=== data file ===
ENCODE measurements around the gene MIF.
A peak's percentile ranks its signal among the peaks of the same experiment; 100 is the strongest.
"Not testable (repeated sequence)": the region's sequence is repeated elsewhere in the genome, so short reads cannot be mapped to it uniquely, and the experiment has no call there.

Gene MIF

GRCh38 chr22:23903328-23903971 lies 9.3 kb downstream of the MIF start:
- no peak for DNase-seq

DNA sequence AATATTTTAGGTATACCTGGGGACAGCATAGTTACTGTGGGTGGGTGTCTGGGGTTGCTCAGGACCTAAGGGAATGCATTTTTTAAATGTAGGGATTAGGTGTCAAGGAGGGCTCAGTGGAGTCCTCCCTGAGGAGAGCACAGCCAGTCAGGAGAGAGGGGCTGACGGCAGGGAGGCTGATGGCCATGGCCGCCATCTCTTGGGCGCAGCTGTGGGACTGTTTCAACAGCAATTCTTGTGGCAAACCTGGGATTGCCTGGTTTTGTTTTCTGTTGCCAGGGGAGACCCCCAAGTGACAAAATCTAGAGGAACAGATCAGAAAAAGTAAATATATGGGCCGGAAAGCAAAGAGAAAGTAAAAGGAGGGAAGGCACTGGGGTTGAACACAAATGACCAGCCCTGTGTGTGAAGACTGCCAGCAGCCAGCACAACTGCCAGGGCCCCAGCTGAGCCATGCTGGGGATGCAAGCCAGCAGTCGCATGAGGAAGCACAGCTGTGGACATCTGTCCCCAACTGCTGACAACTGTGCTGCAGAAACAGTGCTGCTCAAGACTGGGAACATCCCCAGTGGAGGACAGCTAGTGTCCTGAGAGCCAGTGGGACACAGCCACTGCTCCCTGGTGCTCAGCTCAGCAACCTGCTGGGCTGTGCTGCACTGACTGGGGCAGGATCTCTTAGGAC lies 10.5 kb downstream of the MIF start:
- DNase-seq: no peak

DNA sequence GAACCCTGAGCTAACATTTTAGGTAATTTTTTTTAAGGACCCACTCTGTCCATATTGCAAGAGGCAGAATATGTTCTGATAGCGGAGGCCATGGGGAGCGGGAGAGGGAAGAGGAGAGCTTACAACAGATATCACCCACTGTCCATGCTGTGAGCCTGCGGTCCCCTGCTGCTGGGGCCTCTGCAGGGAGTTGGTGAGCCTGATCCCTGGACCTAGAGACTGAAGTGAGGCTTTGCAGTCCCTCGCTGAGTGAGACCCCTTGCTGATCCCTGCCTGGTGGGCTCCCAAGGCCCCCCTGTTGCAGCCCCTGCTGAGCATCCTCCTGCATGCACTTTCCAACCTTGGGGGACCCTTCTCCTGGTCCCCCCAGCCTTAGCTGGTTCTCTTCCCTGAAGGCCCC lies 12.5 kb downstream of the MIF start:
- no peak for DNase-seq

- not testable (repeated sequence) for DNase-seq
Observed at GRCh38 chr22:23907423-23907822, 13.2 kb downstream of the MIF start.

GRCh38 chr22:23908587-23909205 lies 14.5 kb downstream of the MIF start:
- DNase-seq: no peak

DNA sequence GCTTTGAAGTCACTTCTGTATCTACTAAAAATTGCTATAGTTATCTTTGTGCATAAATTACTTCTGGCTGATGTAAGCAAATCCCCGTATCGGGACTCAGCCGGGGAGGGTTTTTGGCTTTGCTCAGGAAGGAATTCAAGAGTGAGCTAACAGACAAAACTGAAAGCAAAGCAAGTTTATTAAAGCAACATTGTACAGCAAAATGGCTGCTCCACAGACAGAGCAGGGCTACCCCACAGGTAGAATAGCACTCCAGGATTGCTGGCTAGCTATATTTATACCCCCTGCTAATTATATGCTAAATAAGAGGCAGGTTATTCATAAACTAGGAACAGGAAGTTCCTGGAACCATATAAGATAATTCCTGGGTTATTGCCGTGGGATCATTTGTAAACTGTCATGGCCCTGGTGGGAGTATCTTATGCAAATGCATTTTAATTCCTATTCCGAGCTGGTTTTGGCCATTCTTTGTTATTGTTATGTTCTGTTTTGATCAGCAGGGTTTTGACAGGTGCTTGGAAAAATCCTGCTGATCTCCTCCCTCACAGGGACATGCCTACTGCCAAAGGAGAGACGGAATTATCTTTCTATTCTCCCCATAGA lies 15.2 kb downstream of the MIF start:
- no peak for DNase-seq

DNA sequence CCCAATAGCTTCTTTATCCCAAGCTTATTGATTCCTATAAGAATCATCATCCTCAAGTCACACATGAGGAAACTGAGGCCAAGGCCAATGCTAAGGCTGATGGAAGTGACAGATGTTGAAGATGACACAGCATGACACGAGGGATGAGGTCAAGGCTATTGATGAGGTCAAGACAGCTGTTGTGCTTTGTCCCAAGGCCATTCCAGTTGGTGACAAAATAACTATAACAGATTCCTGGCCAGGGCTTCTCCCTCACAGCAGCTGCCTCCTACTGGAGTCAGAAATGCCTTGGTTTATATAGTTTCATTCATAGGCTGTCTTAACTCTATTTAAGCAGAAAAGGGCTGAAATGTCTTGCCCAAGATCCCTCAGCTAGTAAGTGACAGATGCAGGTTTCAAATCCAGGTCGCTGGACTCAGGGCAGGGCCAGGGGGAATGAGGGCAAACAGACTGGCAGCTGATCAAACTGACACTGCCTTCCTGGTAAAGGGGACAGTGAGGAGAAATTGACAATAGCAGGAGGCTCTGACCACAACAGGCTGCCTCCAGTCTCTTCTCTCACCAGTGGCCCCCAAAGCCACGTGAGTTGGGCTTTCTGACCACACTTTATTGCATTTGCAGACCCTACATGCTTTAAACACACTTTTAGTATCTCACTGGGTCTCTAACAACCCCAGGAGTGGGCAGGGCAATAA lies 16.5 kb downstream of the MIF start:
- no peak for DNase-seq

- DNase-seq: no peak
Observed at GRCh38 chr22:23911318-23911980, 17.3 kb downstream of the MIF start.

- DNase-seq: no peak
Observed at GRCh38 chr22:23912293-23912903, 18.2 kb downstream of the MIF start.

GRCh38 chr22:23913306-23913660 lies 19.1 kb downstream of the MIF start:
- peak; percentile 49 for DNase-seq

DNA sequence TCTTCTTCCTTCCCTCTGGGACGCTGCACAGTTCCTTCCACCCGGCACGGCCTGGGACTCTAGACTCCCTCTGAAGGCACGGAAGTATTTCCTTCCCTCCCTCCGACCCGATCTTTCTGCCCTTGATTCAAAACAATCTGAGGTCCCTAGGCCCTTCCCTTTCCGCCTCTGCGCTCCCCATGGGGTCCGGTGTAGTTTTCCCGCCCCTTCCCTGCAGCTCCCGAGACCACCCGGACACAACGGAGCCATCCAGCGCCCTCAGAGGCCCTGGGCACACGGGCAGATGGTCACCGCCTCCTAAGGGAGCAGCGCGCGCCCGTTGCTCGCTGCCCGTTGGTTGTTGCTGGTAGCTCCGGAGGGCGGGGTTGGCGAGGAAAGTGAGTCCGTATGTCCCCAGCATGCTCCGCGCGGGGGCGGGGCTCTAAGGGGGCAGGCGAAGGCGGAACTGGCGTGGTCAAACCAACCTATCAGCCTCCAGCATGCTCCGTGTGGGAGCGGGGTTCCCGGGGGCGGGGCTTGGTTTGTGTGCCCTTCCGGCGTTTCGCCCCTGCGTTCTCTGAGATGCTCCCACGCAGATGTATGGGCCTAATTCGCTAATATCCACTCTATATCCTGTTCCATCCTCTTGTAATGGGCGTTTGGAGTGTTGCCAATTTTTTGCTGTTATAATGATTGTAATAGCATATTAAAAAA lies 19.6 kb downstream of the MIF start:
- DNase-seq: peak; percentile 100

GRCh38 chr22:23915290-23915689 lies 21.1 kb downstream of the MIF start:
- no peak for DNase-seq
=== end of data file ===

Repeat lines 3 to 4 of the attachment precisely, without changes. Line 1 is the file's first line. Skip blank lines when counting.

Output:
"Not testable (repeated sequence)": the region's sequence is repeated elsewhere in the genome, so short reads cannot be mapped to it uniquely, and the experiment has no call there.

Gene MIF